Wednesday, September 30, 2015

9th Circuit Affirms, Modifies NCAA Anti-trust Ruling in O'Bannon Case

In O'Bannon v. NCAA the U.S. Court of Appeals for the 9th Circuit has affirmed the District Court finding that  the NCAA has violated anti-trust laws.  The court writes:
Section 1 of the Sherman Antitrust Act of 1890, 15 U.S.C. § 1, prohibits “[e]very contract, combination . . . , or conspiracy, in restraint of trade or commerce.” For more than a century, the National Collegiate Athletic Association (NCAA) has prescribed rules governing the eligibility of athletes at its more than 1,000 member colleges and universities. Those rules prohibit student-athletes from being paid for the use of their names, images, and likenesses (NILs). 
But the panel limited the remedy, saying that
"the district court identified one proper less restrictive alternative to the current NCAA rules¯i.e., allowing NCAA member to give scholarships up to the full cost of attendance¯but the district court’s other remedy, allowing students to be paid cash compensation of up to $5,000 per year, was erroneous. The panel vacated the district court’s judgment and permanent injunction insofar as they required the NCAA to allow its member schools to pay student-athletes up to $5,000 per year in deferred compensation."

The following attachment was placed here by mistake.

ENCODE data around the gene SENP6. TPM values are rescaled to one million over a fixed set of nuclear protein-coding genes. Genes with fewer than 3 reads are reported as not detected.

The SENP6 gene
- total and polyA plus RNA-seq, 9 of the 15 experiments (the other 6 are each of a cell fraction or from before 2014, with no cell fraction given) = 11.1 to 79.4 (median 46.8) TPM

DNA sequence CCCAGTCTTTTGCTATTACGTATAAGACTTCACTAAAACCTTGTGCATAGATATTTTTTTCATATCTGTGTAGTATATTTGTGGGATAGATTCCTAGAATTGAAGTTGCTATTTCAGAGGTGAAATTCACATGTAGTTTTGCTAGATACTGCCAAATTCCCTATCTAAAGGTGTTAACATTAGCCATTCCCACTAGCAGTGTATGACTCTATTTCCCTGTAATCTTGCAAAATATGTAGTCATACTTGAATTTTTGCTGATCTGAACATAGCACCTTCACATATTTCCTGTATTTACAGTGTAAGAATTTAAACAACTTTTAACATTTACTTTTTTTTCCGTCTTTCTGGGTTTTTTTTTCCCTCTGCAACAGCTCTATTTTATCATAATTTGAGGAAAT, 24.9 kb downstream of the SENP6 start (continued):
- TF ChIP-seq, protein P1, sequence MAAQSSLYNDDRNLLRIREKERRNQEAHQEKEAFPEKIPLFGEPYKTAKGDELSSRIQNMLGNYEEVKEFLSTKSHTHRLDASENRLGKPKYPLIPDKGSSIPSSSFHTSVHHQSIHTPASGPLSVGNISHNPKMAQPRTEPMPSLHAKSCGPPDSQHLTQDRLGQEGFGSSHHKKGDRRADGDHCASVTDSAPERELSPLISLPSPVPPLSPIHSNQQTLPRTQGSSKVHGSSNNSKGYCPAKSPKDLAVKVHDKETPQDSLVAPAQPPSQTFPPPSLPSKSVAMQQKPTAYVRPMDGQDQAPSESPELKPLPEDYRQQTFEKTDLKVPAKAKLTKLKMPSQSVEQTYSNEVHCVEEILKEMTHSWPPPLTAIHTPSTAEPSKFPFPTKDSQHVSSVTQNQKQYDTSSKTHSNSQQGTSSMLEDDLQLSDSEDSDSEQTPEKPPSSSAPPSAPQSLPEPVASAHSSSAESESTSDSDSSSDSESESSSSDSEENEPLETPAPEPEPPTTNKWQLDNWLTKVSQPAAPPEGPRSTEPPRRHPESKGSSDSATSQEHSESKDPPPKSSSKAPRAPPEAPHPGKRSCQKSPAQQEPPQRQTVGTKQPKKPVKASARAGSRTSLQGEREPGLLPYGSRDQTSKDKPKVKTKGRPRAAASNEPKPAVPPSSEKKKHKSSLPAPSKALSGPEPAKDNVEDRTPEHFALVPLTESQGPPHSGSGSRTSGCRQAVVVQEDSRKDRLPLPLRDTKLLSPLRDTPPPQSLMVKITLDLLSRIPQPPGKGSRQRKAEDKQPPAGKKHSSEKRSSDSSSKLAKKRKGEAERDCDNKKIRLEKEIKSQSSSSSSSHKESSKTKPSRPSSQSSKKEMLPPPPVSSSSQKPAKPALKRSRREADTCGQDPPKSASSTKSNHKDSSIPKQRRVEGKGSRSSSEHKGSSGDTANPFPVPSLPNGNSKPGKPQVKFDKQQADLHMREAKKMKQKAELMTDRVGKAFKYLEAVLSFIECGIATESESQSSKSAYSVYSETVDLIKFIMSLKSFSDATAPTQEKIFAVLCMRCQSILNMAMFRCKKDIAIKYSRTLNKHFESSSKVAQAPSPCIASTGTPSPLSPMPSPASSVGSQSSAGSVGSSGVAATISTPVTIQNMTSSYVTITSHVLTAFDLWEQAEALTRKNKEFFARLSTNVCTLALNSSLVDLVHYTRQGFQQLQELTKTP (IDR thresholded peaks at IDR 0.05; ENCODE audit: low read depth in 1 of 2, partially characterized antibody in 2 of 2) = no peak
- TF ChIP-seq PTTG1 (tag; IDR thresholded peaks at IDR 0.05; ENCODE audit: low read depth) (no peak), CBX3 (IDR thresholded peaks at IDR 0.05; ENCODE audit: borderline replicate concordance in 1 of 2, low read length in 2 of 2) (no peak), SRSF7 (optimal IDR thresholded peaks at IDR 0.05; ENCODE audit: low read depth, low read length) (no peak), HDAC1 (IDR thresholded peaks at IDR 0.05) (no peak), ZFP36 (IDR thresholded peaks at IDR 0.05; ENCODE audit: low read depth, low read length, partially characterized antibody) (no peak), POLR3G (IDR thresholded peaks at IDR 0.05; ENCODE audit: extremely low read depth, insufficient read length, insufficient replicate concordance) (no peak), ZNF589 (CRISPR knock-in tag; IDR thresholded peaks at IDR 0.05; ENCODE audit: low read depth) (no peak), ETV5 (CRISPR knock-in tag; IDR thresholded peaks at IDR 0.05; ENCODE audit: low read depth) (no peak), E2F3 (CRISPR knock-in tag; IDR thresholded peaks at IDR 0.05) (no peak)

- gwc

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